Fine Books and Manuscripts, Including Americana

Fine Books and Manuscripts, Including Americana

View full screen - View 1 of Lot 27. Fry, Joshua, and Peter Jefferson | A landmark in the mapping of Virginia and Maryland.

Fry, Joshua, and Peter Jefferson | A landmark in the mapping of Virginia and Maryland

Lot Closed

January 25, 07:26 PM GMT


18,000 - 24,000 USD

Lot Details


Fry, Joshua, and Peter Jefferson

A Map of the most Inhabited part of Virginia containing the whole Province of Maryland with part of Pennsilvania, New Jersey and North Carolina. London: Printed for Robt. Sayer and Thomas Jefferys, 1775

Copper-engraved map on four folio sheets joined into two (if fully joined: 781 x 1,238 mm). Period outline hand coloring, 6th state of 8.

One of the most important eighteenth century maps of Virginia

The present map was the first to accurately depict the Blue Ridge, and to lay down the colonial road system of Virginia. The handsome cartouche depicts, appropriately, a tobacco warehouse and wharf, with a slave bringing one of the owners a drink, and is one of the earliest images of the Virginia tobacco trade.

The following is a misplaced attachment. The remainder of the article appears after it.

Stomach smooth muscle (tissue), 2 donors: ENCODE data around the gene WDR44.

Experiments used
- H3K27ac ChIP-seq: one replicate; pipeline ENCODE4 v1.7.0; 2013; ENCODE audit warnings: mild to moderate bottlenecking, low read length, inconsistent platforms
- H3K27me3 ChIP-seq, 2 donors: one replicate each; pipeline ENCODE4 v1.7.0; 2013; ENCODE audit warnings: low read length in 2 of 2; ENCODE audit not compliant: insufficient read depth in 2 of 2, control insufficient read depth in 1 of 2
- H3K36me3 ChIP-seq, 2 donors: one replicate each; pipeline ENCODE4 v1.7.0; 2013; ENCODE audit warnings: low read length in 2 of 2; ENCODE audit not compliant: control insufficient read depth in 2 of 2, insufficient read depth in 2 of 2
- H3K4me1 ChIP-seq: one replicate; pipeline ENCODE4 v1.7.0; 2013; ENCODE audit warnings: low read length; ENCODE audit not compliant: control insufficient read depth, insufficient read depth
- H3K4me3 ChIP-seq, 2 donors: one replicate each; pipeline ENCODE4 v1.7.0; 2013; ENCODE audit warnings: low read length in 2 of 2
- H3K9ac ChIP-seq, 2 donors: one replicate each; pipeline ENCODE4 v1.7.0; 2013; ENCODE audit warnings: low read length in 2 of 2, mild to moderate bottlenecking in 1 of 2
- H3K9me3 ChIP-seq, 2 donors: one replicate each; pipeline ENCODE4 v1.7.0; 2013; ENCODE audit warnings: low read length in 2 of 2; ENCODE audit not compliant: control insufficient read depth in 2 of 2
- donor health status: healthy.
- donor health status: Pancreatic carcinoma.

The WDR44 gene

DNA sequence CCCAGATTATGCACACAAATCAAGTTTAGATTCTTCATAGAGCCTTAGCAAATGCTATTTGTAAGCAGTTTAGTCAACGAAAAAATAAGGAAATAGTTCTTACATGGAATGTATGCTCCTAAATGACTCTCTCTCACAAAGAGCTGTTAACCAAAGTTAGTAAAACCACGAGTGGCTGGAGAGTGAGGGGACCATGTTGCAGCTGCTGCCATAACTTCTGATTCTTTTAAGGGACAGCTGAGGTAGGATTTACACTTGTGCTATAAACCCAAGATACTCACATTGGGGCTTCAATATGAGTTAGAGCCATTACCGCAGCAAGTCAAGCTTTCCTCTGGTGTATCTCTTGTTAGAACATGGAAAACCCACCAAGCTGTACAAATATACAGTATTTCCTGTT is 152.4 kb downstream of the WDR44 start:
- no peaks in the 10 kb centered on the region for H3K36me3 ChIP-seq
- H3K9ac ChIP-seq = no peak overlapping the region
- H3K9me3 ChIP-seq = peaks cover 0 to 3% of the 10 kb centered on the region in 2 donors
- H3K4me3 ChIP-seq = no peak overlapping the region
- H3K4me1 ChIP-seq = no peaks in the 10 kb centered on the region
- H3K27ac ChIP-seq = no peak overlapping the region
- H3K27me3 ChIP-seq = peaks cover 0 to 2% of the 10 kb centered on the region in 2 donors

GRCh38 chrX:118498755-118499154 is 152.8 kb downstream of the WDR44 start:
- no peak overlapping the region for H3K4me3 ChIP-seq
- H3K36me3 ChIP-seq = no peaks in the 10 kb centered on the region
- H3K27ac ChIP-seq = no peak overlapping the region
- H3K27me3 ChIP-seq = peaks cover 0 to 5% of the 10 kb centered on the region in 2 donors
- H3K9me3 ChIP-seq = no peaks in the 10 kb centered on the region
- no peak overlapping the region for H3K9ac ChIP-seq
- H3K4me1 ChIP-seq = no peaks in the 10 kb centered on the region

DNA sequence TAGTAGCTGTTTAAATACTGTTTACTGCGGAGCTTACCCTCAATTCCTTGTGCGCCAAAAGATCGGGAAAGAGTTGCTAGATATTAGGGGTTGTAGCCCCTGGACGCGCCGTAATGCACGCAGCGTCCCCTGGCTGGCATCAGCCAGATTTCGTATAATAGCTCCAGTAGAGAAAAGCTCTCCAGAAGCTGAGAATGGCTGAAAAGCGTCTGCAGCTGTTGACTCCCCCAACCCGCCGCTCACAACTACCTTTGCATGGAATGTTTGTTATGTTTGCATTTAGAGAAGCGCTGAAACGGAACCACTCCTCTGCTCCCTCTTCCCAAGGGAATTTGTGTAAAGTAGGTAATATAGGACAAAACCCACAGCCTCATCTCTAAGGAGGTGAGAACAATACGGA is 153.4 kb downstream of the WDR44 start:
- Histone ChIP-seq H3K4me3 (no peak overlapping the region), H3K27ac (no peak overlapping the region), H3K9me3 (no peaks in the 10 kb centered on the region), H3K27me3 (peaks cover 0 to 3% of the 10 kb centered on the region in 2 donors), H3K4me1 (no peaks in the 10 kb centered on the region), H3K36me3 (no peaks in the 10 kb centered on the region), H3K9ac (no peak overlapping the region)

The map was commissioned by the English Lords of Trade, who in 1750 required each colony to conduct a comprehensive survey. Joshua Fry, a mathematician at the College of William and Mary, and Peter Jefferson, a surveyor and the father of Thomas Jefferson (who together had drawn the boundaries of Lord Fairfax's lands in 1746 and surveyed the Virginia-North Carolina boundary in 1749), were appointed to execute the commission. Completed in 1751, the map was a masterful synthesis of original surveys and existing data. A major revision in 1755 incorporated important information about the western part of the colony from the journals of John Dalrymple, surveys of Christopher Gist and other sources. It is the 1755 edition that forms the basis for the subsequent editions. 

Eight separate states of Fry-Jefferson map have been identified. The first four states are so rare as to be virtually unobtainable. The present example, state 6, differs from state 5 only by the date printed in the title (1775 instead of 1751).


Degrees of Latitude 30; Stephenson and McKee, Virginia in Maps, map II-21A-D; Cumming 281; Coolie Verner, "The Fry and Jefferson Map", Imago Mundi XXI: 70-94; Papenfuse & Coale 34-36